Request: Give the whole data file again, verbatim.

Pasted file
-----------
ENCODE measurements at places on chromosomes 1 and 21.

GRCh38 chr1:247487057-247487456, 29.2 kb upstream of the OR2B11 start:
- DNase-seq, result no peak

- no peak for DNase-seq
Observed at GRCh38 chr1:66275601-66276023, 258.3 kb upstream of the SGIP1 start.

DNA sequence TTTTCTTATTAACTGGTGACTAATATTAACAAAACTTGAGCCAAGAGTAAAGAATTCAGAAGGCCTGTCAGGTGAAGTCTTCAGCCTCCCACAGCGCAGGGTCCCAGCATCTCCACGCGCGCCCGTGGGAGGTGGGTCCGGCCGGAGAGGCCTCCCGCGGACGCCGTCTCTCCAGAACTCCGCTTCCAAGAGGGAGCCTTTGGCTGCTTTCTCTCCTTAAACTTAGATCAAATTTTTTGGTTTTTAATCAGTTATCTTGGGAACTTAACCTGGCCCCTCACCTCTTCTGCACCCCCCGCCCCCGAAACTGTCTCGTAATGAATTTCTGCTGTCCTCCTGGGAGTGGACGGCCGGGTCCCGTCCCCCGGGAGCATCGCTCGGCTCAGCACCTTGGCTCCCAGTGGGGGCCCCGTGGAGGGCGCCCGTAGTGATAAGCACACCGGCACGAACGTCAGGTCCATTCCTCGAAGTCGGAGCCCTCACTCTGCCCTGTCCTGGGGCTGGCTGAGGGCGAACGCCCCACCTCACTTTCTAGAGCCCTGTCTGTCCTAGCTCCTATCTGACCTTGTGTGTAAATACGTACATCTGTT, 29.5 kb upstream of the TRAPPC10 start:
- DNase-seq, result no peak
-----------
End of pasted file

ENCODE measurements at places on chromosomes 1 and 21.

GRCh38 chr1:247487057-247487456, 29.2 kb upstream of the OR2B11 start:
- DNase-seq, result no peak

- no peak for DNase-seq
Observed at GRCh38 chr1:66275601-66276023, 258.3 kb upstream of the SGIP1 start.

DNA sequence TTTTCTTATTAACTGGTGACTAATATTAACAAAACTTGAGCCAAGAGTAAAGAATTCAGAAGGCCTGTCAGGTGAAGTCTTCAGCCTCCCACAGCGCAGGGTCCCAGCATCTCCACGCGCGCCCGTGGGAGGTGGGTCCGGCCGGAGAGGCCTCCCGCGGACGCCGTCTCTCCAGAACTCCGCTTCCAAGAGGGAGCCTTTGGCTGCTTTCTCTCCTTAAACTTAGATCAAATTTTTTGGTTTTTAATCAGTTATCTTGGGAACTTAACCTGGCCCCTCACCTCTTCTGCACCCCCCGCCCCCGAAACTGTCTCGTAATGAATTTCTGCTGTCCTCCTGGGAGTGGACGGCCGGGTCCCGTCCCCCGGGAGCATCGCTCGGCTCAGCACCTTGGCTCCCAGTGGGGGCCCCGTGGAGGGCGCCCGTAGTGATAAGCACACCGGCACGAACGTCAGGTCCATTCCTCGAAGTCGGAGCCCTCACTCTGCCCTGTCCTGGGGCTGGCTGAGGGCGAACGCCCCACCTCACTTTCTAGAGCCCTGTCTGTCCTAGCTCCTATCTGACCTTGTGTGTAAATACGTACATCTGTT, 29.5 kb upstream of the TRAPPC10 start:
- DNase-seq, result no peak